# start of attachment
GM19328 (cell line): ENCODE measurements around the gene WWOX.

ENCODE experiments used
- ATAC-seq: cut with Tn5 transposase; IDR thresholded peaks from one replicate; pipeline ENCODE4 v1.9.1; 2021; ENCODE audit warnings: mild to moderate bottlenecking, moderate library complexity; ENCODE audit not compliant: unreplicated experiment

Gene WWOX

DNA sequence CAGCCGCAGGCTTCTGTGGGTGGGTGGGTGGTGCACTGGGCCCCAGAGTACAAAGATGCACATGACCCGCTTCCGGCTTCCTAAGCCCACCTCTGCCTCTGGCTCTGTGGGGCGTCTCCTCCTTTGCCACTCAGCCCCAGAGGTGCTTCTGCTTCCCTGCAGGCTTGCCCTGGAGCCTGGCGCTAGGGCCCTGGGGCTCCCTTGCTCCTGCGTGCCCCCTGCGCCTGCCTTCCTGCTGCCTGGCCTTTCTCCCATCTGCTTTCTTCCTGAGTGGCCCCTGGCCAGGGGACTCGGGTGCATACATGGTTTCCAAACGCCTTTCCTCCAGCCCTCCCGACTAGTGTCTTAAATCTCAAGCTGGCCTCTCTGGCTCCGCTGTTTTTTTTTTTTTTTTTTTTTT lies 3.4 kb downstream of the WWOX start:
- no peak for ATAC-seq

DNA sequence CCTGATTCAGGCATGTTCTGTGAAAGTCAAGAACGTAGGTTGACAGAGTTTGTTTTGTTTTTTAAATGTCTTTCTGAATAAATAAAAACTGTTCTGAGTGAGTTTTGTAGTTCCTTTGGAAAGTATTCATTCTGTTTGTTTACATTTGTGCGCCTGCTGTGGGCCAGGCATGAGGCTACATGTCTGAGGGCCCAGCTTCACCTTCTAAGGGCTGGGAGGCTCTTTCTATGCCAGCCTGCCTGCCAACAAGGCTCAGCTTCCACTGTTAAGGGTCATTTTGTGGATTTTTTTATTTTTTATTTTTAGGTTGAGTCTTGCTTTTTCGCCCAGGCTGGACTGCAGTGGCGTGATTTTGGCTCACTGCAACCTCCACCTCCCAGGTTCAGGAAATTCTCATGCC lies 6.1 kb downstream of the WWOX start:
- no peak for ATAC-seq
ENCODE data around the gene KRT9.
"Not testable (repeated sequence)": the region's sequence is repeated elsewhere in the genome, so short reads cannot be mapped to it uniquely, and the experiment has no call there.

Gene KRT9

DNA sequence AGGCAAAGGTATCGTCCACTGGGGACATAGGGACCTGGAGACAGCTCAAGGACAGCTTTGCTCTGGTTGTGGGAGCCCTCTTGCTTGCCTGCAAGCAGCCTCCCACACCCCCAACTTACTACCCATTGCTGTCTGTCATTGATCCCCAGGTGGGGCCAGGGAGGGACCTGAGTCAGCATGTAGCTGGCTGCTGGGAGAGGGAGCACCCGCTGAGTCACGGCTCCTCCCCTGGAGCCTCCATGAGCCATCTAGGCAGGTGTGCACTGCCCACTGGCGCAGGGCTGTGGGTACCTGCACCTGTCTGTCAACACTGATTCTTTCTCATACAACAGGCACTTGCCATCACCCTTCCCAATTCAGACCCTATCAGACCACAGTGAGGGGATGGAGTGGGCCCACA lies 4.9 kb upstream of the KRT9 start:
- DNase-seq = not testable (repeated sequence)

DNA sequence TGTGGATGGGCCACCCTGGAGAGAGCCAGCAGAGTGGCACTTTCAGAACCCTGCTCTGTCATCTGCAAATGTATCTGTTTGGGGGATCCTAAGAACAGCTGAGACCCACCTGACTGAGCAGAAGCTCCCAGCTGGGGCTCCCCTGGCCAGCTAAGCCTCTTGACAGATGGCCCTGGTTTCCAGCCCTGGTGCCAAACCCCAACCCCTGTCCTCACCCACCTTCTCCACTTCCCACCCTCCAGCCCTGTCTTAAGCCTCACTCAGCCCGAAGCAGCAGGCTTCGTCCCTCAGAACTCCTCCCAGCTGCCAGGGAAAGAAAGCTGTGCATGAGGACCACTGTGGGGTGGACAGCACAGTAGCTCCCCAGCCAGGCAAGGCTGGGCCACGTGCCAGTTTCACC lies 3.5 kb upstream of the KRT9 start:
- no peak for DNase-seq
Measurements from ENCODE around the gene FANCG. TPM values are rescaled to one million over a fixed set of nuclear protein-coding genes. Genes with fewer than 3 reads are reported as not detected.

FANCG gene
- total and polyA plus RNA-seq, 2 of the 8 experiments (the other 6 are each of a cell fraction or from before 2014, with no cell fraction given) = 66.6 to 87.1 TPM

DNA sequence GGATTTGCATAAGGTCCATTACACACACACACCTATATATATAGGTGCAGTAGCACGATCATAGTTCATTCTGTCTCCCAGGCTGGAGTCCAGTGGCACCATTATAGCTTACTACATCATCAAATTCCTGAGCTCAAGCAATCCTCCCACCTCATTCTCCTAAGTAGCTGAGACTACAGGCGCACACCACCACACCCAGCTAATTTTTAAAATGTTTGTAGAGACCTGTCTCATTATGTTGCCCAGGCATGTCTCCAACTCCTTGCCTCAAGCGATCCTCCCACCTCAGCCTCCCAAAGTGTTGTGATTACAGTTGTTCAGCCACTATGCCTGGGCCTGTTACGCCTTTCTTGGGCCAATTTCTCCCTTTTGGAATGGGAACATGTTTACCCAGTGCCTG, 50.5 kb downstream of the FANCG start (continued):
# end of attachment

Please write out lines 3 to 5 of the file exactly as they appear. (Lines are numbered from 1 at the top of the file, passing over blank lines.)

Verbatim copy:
- ATAC-seq: cut with Tn5 transposase; IDR thresholded peaks from one replicate; pipeline ENCODE4 v1.9.1; 2021; ENCODE audit warnings: mild to moderate bottlenecking, moderate library complexity; ENCODE audit not compliant: unreplicated experiment

Gene WWOX

DNA sequence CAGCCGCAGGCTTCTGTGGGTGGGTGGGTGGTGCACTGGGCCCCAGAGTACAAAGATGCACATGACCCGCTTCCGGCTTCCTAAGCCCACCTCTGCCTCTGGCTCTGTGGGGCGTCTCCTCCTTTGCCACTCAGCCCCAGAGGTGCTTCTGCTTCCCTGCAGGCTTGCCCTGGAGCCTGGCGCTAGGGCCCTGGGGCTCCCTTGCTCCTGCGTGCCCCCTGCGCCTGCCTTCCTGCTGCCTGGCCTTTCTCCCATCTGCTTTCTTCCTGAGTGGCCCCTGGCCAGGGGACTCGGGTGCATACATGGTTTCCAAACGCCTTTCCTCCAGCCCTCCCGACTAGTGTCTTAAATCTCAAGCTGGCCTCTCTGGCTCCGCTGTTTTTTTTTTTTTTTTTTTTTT lies 3.4 kb downstream of the WWOX start: